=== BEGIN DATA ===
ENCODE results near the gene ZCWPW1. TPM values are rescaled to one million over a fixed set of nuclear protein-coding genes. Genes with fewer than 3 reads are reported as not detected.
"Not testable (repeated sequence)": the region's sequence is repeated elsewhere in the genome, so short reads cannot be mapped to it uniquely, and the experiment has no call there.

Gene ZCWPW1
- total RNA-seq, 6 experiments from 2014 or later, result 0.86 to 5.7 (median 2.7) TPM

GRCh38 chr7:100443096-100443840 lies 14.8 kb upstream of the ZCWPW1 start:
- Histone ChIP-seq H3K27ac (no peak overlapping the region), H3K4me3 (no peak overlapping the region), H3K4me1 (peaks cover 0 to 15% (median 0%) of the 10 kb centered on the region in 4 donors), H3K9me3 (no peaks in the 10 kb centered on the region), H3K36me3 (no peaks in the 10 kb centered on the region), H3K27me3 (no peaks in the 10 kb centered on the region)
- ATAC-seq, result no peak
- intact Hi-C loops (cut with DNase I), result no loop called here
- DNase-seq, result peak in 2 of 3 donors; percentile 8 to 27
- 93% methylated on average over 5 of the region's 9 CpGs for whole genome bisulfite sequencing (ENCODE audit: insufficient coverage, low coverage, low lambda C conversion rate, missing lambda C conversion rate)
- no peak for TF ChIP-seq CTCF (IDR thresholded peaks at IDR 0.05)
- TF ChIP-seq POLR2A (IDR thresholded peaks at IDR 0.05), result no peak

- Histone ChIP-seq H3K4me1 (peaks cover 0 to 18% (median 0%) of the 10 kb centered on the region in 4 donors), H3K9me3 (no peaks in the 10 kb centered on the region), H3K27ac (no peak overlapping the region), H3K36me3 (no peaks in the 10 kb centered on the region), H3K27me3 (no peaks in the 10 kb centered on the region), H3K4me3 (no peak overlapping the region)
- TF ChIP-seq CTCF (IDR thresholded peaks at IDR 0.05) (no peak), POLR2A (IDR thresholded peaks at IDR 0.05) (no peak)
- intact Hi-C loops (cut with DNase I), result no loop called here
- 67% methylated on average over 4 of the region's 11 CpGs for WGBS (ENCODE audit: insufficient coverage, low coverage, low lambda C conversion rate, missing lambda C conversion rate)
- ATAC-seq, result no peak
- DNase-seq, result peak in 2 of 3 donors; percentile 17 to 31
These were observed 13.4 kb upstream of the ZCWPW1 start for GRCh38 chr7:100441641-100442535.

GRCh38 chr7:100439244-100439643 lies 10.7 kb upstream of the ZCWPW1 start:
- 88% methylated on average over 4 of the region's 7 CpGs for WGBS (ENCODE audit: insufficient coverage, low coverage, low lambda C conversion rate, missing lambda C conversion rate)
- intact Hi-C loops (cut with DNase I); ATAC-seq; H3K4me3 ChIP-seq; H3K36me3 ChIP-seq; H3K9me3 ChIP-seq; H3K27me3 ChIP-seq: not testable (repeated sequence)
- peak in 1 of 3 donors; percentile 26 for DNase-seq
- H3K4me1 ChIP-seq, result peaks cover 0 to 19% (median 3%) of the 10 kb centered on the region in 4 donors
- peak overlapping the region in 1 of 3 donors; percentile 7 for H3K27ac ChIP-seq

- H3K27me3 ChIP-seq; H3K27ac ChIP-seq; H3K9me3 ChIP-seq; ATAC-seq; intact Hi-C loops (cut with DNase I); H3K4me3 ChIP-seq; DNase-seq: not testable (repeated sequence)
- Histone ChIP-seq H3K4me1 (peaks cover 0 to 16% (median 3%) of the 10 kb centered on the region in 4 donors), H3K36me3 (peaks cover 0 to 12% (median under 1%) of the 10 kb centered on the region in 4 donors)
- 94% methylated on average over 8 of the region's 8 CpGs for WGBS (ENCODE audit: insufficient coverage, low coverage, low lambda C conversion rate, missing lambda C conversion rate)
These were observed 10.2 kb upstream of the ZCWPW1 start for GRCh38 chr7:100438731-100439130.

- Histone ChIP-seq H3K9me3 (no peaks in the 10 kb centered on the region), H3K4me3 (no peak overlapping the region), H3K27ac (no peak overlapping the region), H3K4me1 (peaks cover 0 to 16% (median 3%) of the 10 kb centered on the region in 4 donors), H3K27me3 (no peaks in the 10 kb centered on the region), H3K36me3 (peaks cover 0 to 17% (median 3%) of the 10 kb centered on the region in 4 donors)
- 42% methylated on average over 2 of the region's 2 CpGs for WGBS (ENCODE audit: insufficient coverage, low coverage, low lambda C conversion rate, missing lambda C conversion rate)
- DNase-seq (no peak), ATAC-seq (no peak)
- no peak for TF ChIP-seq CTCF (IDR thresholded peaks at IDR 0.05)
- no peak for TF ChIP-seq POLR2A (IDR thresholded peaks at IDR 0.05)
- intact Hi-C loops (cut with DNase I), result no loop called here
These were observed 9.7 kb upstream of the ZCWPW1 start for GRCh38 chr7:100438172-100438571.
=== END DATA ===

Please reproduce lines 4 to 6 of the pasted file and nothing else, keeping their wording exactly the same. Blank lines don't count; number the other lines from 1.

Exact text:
- total RNA-seq, 6 experiments from 2014 or later, result 0.86 to 5.7 (median 2.7) TPM

GRCh38 chr7:100443096-100443840 lies 14.8 kb upstream of the ZCWPW1 start:
- Histone ChIP-seq H3K27ac (no peak overlapping the region), H3K4me3 (no peak overlapping the region), H3K4me1 (peaks cover 0 to 15% (median 0%) of the 10 kb centered on the region in 4 donors), H3K9me3 (no peaks in the 10 kb centered on the region), H3K36me3 (no peaks in the 10 kb centered on the region), H3K27me3 (no peaks in the 10 kb centered on the region)